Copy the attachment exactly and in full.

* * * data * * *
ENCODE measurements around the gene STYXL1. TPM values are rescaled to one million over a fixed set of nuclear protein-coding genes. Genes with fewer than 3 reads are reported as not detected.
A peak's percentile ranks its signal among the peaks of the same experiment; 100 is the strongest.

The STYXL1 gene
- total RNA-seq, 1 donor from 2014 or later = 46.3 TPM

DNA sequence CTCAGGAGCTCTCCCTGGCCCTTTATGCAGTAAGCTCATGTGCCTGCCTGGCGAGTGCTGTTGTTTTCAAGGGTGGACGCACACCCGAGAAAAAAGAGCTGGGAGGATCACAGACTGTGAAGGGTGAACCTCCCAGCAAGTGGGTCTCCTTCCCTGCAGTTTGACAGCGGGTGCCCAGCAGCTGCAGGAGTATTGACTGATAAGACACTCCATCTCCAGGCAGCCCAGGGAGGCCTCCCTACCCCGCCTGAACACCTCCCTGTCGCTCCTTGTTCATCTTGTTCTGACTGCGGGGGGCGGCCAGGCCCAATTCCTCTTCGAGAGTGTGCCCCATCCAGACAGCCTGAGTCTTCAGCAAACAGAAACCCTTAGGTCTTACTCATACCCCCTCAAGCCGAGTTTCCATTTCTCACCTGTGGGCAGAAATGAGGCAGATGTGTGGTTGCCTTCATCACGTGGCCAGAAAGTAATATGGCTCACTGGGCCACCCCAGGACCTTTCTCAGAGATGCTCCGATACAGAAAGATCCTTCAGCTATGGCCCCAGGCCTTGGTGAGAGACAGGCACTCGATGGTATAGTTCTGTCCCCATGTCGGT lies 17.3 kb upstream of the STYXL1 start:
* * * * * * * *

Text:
ENCODE measurements around the gene STYXL1. TPM values are rescaled to one million over a fixed set of nuclear protein-coding genes. Genes with fewer than 3 reads are reported as not detected.
A peak's percentile ranks its signal among the peaks of the same experiment; 100 is the strongest.

The STYXL1 gene
- total RNA-seq, 1 donor from 2014 or later = 46.3 TPM

DNA sequence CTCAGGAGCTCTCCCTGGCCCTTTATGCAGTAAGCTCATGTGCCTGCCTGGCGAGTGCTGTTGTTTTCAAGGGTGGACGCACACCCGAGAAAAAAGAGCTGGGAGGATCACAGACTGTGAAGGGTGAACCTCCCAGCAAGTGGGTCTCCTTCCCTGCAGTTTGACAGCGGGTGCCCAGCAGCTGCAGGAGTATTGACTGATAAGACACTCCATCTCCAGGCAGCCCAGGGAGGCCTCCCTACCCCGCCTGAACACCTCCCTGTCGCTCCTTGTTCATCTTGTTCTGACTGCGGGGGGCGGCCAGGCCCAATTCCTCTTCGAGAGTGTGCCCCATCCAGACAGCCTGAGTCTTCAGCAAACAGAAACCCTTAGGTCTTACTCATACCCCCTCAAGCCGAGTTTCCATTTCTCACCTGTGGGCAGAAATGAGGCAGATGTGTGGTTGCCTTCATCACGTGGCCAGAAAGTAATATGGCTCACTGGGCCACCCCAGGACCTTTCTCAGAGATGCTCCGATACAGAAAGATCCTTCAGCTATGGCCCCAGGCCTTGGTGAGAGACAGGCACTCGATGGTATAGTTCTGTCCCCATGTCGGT lies 17.3 kb upstream of the STYXL1 start: